Posted Sunday, June 29, 2003

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London, Sunday, June 29, 2003

"Hannibal the cannibal' to star as Irving the Holocaust denier

By Catherine Milner and Chris Hastings

THE trial of David Irving, the British historian branded a Holocaust denier by a High Court judge, is to be turned into a £10 million drama, expected to star Sir Anthony Hopkins.

David Irving comments:

The Telegraph newspaper group was once famously owned by the Berry family.
It was purchased by the Hollinger Group and came thereby under the control of the fiercely pro-Zionist Conrad Black and his wife Barbara Amiel [but just look what they once made her write about me!].
   Hence their Freudian lapse in the opening line, "The trial of David Irving..."
   I have sent this corrective letter to the newspaper . . .

So Sir Anthony Hopkins is to portray me in the coming HBO film of my libel action. I thought it was already old history. He's one of our finest actors, and I have no fears on that score -- but I couldn't help noticing that while your online edition provided helpful links to every website hostile to me, including the Holocaust Educational Trust, the "charity" which first put secret pressure on Macmillan Ltd to destroy all my books in 1991 -- you did not provide a link to my own huge award-winning website, which now ranks in the top 20,000 of the World Wide Web. Chris Hastings can't claim ignorance of it -- he told me it was from here that he picked up the story in the first place.

Hopkins, Spielberg

Anthony Hopkins with friends

Related file:

Macmillan Ltd capitulates and secretly destroys all Mr Irving's books in July 1992

Ridley Scott, the director of Gladiator and Alien, is to produce the film, based on the libel trial three years ago in which Irving was called an "anti-Semite and racist" who "distorted historical data to suit his own political agenda".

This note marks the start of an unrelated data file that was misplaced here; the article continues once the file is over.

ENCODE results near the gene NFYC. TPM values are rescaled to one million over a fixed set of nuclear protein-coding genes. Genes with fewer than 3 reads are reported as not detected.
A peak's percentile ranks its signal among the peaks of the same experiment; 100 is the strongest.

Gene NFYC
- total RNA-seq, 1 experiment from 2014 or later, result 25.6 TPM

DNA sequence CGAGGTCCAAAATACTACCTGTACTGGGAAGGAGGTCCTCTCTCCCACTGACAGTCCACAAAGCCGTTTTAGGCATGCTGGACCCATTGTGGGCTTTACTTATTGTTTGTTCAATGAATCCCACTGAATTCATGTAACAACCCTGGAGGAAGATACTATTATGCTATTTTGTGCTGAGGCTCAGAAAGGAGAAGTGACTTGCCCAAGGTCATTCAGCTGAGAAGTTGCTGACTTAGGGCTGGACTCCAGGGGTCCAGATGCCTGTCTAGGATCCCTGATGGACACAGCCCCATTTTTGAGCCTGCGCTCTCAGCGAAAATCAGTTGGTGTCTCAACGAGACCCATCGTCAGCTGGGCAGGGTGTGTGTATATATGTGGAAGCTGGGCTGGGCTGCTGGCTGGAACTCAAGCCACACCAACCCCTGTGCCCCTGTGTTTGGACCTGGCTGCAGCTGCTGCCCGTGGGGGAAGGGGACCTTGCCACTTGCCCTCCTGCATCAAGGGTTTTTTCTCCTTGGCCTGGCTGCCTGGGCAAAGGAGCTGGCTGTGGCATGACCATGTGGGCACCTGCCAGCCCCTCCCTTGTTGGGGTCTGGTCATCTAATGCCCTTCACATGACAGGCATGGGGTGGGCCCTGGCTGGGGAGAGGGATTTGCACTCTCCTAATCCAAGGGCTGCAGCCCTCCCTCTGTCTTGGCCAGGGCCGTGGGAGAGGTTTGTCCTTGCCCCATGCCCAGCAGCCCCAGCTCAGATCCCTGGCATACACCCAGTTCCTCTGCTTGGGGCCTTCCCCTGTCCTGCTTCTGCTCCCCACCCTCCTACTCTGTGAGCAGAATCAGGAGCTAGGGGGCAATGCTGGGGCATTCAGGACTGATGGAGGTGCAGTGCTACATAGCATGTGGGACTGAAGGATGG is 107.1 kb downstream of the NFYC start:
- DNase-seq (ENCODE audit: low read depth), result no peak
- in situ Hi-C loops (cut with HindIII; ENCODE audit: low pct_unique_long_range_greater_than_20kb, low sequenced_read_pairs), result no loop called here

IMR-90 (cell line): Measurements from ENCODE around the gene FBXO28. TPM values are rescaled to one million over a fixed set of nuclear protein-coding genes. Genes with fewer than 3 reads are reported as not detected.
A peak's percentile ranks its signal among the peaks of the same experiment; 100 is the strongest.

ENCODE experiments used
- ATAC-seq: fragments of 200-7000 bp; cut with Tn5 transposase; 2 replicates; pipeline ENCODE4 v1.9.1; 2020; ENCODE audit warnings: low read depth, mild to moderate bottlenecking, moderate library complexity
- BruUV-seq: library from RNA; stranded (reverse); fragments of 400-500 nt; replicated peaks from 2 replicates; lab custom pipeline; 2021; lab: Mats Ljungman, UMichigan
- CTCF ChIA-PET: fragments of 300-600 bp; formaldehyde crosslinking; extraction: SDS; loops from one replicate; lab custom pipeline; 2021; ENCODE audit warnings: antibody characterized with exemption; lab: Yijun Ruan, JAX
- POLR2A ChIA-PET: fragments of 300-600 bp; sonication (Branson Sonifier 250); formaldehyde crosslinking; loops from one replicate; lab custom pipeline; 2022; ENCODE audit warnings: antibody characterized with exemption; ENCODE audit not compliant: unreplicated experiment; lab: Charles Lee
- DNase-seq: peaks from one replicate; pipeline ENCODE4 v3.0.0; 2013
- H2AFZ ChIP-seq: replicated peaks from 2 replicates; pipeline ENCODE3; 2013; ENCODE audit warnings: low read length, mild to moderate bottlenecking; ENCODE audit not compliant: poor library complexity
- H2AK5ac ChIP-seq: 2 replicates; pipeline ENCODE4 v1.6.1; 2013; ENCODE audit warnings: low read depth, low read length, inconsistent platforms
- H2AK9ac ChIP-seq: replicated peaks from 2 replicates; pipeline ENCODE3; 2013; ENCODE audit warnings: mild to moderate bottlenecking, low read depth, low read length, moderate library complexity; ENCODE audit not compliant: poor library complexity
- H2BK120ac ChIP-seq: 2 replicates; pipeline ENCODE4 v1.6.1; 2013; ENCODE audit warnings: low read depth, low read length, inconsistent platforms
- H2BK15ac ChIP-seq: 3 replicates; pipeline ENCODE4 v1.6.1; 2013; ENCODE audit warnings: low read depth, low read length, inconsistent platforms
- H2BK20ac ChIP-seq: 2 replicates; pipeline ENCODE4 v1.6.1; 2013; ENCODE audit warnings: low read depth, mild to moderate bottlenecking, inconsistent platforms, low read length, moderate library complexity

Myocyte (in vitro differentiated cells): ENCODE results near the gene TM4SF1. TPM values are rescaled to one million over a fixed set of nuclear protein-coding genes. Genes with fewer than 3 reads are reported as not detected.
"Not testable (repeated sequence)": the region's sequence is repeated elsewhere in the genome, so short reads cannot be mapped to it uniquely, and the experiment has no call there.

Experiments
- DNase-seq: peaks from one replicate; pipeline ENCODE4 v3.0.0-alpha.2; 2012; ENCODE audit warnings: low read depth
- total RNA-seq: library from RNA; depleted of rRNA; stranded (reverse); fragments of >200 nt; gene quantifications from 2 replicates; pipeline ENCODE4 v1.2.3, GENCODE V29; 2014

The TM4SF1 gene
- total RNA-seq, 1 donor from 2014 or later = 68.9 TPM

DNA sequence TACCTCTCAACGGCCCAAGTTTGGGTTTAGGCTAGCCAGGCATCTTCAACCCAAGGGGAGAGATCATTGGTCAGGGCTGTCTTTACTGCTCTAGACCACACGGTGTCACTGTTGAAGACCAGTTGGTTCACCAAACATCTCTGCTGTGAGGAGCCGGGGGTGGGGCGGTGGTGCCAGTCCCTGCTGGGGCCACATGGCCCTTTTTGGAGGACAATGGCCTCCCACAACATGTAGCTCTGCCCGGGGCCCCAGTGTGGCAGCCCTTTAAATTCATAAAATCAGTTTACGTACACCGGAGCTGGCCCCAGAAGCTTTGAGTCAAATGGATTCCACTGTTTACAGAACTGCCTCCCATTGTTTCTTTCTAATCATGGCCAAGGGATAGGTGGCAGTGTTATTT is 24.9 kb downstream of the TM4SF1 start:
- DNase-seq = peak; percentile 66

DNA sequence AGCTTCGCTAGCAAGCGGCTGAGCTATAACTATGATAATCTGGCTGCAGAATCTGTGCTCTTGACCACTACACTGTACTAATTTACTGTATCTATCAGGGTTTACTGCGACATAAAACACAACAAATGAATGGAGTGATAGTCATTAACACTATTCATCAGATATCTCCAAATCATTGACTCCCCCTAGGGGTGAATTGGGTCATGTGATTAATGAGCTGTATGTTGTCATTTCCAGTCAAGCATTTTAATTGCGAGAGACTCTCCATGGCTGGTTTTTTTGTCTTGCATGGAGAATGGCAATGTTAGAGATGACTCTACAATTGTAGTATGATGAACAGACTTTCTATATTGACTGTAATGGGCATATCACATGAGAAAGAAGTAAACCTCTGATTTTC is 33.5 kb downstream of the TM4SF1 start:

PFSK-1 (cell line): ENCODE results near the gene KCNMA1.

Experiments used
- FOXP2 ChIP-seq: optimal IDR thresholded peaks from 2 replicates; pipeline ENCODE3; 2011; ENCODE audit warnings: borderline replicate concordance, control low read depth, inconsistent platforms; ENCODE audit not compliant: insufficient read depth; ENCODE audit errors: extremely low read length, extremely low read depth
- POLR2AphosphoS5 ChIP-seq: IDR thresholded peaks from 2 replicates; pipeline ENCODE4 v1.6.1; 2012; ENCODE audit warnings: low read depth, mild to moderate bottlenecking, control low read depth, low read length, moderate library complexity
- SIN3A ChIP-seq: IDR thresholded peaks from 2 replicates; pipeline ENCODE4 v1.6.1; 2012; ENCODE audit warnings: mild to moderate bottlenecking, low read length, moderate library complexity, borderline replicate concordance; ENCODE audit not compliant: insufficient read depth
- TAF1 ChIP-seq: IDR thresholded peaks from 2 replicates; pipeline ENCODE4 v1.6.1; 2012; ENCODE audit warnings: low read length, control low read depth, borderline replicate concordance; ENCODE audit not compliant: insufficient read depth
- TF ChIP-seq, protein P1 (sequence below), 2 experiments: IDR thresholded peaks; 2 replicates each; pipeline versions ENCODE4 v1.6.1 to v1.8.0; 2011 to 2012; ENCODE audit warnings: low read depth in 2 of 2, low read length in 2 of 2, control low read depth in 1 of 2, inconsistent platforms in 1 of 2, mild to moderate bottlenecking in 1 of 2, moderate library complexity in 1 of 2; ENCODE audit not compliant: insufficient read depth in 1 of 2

The declaration effectively ended Irving's career, during which he had argued that Hitler did not plan a "Final Solution" for Jews. His court defeat was hailed by campaigners against Holocaust denial.

The film is being scripted by Ronald Harwood, who won an Oscar last year for the screenplay of the Holocaust drama The Pianist. Scott is keen for the role of Irving to be played by Hopkins, who won fame as the cannibalistic serial killer Hannibal Lecter in The Silence of the Lambs.

One senior executive involved in the project said: "The film will be the definitive story of the trial and its role in the Holocaust story. As far as both Scott and Harwood are concerned, Hopkins has the first say on the role. The part is his for the asking."

The drama is being produced by HBO, the American production company behind The Gathering Storm, the recent award-winning drama about Churchill starring Albert Finney, on which Scott was the executive producer. The Irving libel trial came about after the American historian Deborah Lipstadt condemned him in her 1994 book Denying the Holocaust: The Growing Assault on Truth and Memory. Irving sued, saying the description of him as a man prepared to bend historical evidence "until it conforms with his ideological leanings and political agenda" was damaging to his career.

Irving - a heroic figure to some far-Right groups - represented himself during the trial, in which he argued that the number of Jews killed by the Nazis had been exaggerated and that there had been no programme of "systematic extermination".

However, Mr Justice Gray ruled that Irving was an anti-Semitic racist whose claims were demonstrably untrue, and ordered him to meet the £2.5 million costs of the case. An appeal by Irving was rejected and he has since been declared bankrupt.

Professor Lipstadt has discussed the script with Mr Harwood and is very enthusiastic about the film project.

"I am very pleased that Ronald is involved and that the film is being done by the team behind The Gathering Storm," she said. "There is always a danger with things like this that they can end up generating publicity for people who don't deserve publicity. I don't think that will happen here: these are serious people who will bring a professional and committed approach to the story."

Irving, 63, told The Telegraph he had not been approached by anyone connected with the project, but added that he would be happy to help whoever was going to portray him.

David Irving

"I'm relatively relaxed about the whole thing," he said. "If it is an accurate portrayal, they'll have to reflect some of my arguments and show that I was fighting on my own against a massive team of lawyers."

He thought the American public found Holocaust dramas "a big turn-off", but added: "I think a story like this will work best as a courtroom drama. I just hope they give me a fair crack of the whip."


© Copyright of Telegraph Group Limited 2003.

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